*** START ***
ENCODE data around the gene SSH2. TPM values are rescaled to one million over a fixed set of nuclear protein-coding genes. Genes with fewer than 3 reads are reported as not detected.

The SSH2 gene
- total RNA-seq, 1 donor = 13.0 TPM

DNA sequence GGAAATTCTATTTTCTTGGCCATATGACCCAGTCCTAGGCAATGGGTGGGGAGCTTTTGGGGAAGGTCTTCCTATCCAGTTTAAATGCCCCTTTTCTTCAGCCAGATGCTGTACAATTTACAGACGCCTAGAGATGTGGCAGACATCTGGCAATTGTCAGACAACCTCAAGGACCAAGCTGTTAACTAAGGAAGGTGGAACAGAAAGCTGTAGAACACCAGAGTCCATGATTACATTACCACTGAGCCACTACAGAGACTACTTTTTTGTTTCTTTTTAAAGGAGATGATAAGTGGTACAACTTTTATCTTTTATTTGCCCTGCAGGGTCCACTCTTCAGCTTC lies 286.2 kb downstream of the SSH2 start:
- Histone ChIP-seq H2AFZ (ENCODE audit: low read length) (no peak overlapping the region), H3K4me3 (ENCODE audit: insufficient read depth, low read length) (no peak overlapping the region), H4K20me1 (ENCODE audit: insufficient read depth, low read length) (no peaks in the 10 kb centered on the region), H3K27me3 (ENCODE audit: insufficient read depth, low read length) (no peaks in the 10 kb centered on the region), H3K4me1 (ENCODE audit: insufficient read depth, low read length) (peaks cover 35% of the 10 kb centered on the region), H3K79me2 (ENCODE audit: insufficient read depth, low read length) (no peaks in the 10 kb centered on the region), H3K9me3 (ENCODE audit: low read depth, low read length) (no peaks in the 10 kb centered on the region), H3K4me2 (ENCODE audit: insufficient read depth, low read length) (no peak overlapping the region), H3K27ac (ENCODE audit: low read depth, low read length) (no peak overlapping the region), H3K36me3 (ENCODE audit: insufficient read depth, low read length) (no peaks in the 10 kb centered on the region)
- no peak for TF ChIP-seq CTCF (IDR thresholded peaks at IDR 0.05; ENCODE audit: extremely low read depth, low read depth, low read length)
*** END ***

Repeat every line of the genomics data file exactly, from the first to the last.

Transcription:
ENCODE data around the gene SSH2. TPM values are rescaled to one million over a fixed set of nuclear protein-coding genes. Genes with fewer than 3 reads are reported as not detected.

The SSH2 gene
- total RNA-seq, 1 donor = 13.0 TPM

DNA sequence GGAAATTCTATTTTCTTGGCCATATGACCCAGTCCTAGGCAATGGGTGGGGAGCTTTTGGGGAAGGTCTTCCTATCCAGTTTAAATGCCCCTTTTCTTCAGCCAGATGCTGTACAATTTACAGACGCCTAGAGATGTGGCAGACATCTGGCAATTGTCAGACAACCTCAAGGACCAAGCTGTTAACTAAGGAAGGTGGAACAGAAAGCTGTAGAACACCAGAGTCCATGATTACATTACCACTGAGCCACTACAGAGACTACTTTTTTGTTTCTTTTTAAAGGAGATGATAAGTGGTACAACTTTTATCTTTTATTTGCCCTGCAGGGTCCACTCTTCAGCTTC lies 286.2 kb downstream of the SSH2 start:
- Histone ChIP-seq H2AFZ (ENCODE audit: low read length) (no peak overlapping the region), H3K4me3 (ENCODE audit: insufficient read depth, low read length) (no peak overlapping the region), H4K20me1 (ENCODE audit: insufficient read depth, low read length) (no peaks in the 10 kb centered on the region), H3K27me3 (ENCODE audit: insufficient read depth, low read length) (no peaks in the 10 kb centered on the region), H3K4me1 (ENCODE audit: insufficient read depth, low read length) (peaks cover 35% of the 10 kb centered on the region), H3K79me2 (ENCODE audit: insufficient read depth, low read length) (no peaks in the 10 kb centered on the region), H3K9me3 (ENCODE audit: low read depth, low read length) (no peaks in the 10 kb centered on the region), H3K4me2 (ENCODE audit: insufficient read depth, low read length) (no peak overlapping the region), H3K27ac (ENCODE audit: low read depth, low read length) (no peak overlapping the region), H3K36me3 (ENCODE audit: insufficient read depth, low read length) (no peaks in the 10 kb centered on the region)
- no peak for TF ChIP-seq CTCF (IDR thresholded peaks at IDR 0.05; ENCODE audit: extremely low read depth, low read depth, low read length)